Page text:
Tom Slatter – ‘Happy People’.
I started off this review by writing a load of overblown drivel about Steampunk Troubadours and Stalinist Dystopias.
But then I stopped, because I realised there is not a lot that needs to be said about this album.
It is BRILLIANT.
What can I say about this album that doesn’t sound hyperbolic? It is, glorious, filled with horror, tenderness, despair, love, grime and beauty. Whilst being much darker and more serious than any of Tom’s previous albums, it is imbued with a humanity which hasn’t been as obvious before (unless songs about men transforming themselves into machines counts as humanity).
I have suspected for a while (since first hearing Rise Another Leaf from “Three Rows of Teeth”) that Tom actually has a large romantic streak running through him. On this album he has really found this voice – songs such as Satellites, Flow My Tears, The Policeman Said and Fire Flower Heart highlight this.
By the third song Satellites, with its lovely bass line, the album really gets into a stride which doesn’t then let up until the end.
Flow My tears, The Policeman Said is, I think, about a once honourable man who is now lost in some nightmare Gulag. I may be wrong. But it is superb, full of little musical flourishes and curlicues.
Even Then We’re Scared with its hint of a Black Sabbath “War Pigs” riff tells of how even with guns, fire, prayer, walls, databases and hiding under our blankets we are still scared of unnamed monsters.
“If you’ve got nothing to hide, then why should you be worried? There a price to be free…”, I don’t for a minute believe that Tom approves of the way our world is turning. I would love to hear the last 20 seconds live, as a 10 minute wig-out by a full band.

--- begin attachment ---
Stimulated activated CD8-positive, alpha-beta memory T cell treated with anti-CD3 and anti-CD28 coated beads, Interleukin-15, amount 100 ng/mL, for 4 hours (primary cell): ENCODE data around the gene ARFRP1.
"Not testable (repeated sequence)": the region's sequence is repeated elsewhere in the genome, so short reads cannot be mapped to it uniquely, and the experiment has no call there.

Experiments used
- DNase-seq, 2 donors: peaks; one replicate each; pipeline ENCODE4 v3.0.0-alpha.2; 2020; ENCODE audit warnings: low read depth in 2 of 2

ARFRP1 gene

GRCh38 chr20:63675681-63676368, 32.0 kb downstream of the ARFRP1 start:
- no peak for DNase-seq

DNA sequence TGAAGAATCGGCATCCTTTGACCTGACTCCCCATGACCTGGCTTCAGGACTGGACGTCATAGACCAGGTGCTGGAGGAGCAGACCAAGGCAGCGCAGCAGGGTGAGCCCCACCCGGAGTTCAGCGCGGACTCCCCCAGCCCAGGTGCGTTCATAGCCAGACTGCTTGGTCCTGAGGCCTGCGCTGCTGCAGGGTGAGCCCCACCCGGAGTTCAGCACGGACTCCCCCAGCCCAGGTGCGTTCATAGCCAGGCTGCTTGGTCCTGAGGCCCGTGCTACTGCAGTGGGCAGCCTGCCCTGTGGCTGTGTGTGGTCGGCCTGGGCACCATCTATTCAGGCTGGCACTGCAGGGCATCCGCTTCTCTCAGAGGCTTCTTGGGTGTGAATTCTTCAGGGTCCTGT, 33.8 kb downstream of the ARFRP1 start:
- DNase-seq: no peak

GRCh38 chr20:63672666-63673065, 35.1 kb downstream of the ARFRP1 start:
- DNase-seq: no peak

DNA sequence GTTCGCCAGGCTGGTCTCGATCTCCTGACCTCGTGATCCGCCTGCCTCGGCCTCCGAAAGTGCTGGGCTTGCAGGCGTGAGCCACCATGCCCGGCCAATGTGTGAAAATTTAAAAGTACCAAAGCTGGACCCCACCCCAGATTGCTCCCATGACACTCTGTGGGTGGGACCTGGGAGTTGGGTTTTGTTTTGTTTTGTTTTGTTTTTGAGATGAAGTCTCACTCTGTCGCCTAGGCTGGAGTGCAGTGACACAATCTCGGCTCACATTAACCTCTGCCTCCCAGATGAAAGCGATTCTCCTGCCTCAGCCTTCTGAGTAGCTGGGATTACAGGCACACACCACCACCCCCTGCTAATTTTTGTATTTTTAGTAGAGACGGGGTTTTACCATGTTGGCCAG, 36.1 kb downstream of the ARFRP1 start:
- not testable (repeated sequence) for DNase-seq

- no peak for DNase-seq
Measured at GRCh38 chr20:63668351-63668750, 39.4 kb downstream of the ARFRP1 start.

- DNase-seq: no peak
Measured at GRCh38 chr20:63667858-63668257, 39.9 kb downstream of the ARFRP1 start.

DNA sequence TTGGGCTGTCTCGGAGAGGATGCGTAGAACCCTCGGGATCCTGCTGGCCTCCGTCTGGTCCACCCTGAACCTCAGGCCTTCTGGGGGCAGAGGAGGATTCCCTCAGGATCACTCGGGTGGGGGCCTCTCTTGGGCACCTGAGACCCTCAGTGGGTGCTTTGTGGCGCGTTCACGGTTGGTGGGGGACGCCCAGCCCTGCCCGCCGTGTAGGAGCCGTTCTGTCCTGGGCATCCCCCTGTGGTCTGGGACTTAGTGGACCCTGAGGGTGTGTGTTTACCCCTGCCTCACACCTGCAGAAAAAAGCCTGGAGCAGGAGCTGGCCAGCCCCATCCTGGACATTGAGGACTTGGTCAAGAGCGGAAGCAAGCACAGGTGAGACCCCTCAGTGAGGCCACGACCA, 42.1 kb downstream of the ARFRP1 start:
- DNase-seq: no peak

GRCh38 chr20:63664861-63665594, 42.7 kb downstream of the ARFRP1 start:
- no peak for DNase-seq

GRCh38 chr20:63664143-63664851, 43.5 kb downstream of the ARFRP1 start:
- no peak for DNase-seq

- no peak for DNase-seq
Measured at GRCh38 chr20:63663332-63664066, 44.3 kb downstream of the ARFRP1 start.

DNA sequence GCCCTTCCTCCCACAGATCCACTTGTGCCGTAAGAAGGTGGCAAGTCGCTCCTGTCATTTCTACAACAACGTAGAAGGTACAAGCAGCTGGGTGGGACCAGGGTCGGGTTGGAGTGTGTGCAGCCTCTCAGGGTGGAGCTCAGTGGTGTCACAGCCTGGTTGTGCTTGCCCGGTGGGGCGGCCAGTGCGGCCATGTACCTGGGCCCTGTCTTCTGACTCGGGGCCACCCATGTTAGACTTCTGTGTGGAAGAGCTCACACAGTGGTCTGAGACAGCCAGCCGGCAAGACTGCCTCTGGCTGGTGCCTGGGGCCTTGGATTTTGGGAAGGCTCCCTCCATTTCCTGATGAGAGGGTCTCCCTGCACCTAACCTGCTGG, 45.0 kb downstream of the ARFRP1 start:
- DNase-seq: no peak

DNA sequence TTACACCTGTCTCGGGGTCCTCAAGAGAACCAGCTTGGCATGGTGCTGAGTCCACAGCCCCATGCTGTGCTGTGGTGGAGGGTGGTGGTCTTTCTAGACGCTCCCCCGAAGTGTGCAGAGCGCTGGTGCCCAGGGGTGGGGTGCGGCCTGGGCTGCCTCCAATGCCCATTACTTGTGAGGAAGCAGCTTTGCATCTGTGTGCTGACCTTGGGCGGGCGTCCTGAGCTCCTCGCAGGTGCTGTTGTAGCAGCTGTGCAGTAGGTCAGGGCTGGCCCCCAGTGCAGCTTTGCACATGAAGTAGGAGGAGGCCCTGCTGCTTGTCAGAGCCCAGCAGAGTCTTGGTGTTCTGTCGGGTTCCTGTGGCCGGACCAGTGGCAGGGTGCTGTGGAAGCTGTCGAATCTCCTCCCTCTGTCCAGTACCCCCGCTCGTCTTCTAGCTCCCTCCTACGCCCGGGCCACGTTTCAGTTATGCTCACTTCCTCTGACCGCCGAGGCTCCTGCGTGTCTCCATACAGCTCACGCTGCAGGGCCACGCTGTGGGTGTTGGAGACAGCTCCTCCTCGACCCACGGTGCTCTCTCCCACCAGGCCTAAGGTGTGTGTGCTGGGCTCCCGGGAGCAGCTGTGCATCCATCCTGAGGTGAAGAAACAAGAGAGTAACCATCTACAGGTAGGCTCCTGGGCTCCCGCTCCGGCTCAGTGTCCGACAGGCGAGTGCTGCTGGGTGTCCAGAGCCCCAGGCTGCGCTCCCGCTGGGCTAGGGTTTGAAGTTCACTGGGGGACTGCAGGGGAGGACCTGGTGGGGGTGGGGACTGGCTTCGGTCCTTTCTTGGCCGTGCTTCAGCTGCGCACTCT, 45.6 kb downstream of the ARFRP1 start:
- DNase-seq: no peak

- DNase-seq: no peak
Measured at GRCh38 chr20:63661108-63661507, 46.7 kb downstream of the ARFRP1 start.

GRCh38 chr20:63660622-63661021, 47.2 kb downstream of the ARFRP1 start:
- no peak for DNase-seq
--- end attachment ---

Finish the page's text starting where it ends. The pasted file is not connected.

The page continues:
Fire Flower Heart is imbued with a delicate poignancy, lamenting the loss of a love who could possibly prevent disaster. Or maybe she would encourage him to press the button?
I get the feeling that all Tom’s previous works were a flexing of musical muscles, practicing for the real thing. This album is the real thing.
In no small part, I suspect that the excellence of this album is due to the work of two particular people – Jordan Brown and Daniel Bowles who between them played bass, keyboards and guitar and provided production expertise. They have found a way to get the best out of Tom.
Michael Cairns’ drumming contribution is tasteful, thankfully never overpowering the songs.
There is a strength and depth to the musical arrangements throughout the whole album – everything has a purpose to it.
Bad Elephant Music continue to astound me with the excellence of their releases. If there was any justice in the world, Radio 6 and Jools Holland would be full of music like this.
I cannot recommend this album highly enough.
Tom Slatter – vocals, guitars
Daniel Bowles – backing vocals, guitars, keyboards
Jordan Brown – bass, backing vocals, keyboards
Michael Cairns – drums
Suzette Stamp – backing vocals
Released 17th March 2017.